Three members of Congress just back from Iraq say documents relating to the former U.N. Oil for Food Program appear to be secure and under the control of the Iraqi interim government. The lawmakers spoke in a news conference Tuesday about their visit to Baghdad, part of a congressional investigation into alleged corruption that is thought to have siphoned off billions of dollars from the program between 1996 and 2003.
Earlier this year, there was outrage in Congress over allegations that a web of corruption in the U.N. Oil for Food Program included not only Iraqis, but possibly also senior U.N. officials as well as foreign companies.
The charges concerning U.N. officials have not been proven, but a report by the U.S. Government Accountability Office (GAO) estimated that between $5 billion and $10 billion had gone into the pockets of Saddam Hussein or others in his regime.
Republican Congressman Joe Barton, chairman of the House Energy and Commerce Committee, says many documents are now under Iraqi interim government supervision, while others are in other locations.
He describes U.S. congressional interest in an Iraqi interim government investigation underway.
"Our investigation is not in any way to try and find fault with what they're doing in Iraq. It is to establish the evidence of who received some of the illegal vouchers, and set-asides, and payoffs, in the international community outside of Iraq," he said. "I am very confident the Iraqis are going to be able to bring to justice their citizens within Iraq that abused the program."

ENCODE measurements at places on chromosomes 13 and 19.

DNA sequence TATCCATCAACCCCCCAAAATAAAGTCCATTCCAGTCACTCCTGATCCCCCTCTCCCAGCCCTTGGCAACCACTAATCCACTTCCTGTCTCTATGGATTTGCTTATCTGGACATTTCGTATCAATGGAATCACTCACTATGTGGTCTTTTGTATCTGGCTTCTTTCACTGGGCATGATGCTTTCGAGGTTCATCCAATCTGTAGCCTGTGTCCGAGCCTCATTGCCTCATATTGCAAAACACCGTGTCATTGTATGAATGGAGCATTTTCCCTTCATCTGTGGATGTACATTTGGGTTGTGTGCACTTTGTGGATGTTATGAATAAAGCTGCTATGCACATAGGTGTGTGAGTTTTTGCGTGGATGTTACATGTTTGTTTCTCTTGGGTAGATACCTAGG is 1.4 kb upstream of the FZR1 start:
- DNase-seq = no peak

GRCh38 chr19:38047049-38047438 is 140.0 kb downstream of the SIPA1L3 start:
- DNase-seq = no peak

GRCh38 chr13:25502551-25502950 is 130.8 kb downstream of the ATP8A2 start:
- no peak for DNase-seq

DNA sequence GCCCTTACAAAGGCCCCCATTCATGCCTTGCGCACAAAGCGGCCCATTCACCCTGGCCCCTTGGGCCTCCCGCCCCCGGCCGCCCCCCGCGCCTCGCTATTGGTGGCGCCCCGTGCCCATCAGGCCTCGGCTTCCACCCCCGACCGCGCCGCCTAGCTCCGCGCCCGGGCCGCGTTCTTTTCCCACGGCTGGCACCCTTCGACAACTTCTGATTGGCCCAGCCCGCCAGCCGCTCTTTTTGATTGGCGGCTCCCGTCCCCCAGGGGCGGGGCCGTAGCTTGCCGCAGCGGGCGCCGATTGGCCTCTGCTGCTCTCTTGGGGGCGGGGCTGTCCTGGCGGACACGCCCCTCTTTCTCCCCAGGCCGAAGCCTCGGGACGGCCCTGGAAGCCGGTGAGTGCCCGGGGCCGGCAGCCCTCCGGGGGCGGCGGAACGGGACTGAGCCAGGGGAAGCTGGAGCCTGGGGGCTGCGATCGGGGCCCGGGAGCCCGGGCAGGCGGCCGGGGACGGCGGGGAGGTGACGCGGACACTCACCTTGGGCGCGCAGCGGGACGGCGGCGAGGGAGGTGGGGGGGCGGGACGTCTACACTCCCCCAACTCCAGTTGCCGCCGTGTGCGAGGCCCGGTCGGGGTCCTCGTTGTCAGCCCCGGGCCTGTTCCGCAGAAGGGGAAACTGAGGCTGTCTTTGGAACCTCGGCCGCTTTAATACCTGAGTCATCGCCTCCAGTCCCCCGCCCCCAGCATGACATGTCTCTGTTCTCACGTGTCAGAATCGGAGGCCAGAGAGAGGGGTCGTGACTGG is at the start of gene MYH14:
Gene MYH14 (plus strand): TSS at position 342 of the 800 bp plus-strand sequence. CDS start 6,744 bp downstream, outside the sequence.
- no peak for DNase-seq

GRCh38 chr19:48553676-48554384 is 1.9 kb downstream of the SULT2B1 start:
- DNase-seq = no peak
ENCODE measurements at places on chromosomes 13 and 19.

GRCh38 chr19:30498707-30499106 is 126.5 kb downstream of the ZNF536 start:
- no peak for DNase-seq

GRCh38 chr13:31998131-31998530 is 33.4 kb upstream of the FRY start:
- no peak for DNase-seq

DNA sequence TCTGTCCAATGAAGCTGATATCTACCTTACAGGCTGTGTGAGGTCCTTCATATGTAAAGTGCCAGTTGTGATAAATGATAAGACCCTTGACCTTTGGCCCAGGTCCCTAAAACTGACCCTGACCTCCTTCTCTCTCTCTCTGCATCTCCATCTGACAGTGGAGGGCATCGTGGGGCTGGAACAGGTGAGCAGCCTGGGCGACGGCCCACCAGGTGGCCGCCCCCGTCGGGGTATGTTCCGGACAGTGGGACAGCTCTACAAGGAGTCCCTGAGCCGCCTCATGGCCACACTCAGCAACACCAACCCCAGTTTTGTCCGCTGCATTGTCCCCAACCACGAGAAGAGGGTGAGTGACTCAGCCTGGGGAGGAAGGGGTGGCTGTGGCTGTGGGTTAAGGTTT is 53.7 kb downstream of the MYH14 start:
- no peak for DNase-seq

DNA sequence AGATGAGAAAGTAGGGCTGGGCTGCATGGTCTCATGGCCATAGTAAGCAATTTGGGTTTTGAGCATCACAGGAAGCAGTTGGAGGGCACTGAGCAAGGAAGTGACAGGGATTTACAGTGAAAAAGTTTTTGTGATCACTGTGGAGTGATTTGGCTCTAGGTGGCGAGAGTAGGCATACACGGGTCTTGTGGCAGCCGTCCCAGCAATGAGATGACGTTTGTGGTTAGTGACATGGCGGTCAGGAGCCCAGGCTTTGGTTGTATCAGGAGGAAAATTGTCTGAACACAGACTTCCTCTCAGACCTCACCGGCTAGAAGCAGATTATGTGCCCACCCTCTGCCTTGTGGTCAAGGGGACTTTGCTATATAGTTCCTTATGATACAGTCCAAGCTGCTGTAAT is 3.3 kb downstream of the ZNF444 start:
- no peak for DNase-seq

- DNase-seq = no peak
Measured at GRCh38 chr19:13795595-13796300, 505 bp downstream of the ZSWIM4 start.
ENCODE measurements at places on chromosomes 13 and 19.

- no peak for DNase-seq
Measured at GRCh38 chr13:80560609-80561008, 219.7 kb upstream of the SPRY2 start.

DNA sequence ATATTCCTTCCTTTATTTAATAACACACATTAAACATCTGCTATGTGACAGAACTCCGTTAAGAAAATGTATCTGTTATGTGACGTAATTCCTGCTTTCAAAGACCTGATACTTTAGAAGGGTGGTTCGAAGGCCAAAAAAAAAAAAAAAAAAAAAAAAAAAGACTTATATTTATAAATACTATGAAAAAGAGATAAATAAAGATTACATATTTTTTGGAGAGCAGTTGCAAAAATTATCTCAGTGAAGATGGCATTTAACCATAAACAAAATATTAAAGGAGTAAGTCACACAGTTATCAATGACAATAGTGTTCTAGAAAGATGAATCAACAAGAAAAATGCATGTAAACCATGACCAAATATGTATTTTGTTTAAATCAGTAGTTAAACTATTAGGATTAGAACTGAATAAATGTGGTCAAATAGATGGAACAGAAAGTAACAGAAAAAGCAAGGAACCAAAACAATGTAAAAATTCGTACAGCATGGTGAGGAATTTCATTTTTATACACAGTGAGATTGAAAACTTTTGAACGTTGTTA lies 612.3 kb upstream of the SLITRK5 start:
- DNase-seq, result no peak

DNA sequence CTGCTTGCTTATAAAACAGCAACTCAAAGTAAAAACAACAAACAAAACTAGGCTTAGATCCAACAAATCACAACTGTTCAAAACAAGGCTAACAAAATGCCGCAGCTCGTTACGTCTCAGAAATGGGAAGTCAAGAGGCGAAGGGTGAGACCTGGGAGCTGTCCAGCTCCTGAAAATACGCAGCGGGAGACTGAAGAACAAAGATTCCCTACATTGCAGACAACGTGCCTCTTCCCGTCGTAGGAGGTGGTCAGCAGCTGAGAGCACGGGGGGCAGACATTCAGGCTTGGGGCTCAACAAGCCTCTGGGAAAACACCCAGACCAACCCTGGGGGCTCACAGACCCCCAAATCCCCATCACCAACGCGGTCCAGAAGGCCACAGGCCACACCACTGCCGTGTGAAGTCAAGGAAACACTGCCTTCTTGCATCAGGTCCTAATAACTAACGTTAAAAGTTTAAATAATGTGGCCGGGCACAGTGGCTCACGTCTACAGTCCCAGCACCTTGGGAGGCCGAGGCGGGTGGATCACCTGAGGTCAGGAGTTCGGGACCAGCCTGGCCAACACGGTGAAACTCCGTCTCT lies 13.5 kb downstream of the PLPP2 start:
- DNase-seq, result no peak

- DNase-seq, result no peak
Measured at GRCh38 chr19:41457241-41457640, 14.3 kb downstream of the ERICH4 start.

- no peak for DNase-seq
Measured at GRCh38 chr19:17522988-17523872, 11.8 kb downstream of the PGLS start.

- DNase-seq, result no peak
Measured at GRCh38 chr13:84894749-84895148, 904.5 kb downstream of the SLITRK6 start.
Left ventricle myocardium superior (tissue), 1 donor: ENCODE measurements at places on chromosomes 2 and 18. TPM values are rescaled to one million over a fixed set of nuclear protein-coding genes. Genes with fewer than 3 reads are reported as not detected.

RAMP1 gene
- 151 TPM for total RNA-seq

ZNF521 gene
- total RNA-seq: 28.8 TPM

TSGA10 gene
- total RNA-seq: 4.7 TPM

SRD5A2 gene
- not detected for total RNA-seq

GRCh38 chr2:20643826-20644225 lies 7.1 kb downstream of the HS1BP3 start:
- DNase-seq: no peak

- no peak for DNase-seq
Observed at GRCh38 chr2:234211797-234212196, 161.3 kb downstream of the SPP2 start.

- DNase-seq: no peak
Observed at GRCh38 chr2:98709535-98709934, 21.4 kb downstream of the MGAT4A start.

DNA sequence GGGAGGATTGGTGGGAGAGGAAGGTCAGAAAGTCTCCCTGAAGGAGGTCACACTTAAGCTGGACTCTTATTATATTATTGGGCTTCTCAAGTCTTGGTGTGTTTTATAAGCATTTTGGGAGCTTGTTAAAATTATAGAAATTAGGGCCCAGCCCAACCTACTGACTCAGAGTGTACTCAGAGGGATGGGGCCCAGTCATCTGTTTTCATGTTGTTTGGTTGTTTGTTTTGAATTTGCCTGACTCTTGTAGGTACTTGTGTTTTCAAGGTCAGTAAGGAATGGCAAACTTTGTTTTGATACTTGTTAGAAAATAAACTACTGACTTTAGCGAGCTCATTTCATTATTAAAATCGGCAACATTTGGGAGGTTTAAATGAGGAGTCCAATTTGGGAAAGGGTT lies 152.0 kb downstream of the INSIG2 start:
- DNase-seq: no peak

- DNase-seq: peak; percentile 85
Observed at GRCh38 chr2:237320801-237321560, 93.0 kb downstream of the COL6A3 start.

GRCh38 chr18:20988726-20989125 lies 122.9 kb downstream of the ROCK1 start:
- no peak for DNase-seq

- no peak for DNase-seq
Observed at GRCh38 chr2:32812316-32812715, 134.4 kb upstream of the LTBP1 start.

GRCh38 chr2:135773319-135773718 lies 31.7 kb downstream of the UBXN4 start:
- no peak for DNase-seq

Congressman Barton says discussions he and two other lawmakers had in Iraq provide anecdotal evidence of corruption he says leads, in his words, very high in various organizations outside of Iraq, although he says their visit did not turn up what he calls a smoking gun document.
The lawmakers were surprised to learn that many of the documents held in Baghdad are in English.
Republican congressman Fred Upton describes one document detailing what appeared to be a questionable transaction.
"We did pull off one [document] that was in excess of $830,000 Euros to Russia, for camera equipment, SONY equipment, you know [there was] a whole bunch of stuff that was in there, and I have no idea why that would relate to the food for oil program," he added.
Also on the three-member congressional delegation was Republican congressman George Radanovich, who said he hopes the Iraqi interim government can ensure the safety of the documents.
Earlier this year, congressional committees held hearings on abuses of the U.N. Oil for Food Program, which by the time it was phased out after the U.S. led invasion of Iraq, Mr. Barton says had become a personal cash producer for Saddam Hussein.
Now, Congressman Barton says Iraqis have a chance to conduct a thorough investigation.
"I believe that a lot of that money is still in private bank accounts, and that if we can find it and retrieve it, that money can yet go to the Iraqi people," he added.
A separate independent investigation of the U.N. Oil for Food Program is being conducted by the former head of the U.S. Federal Reserve, Paul Volcker.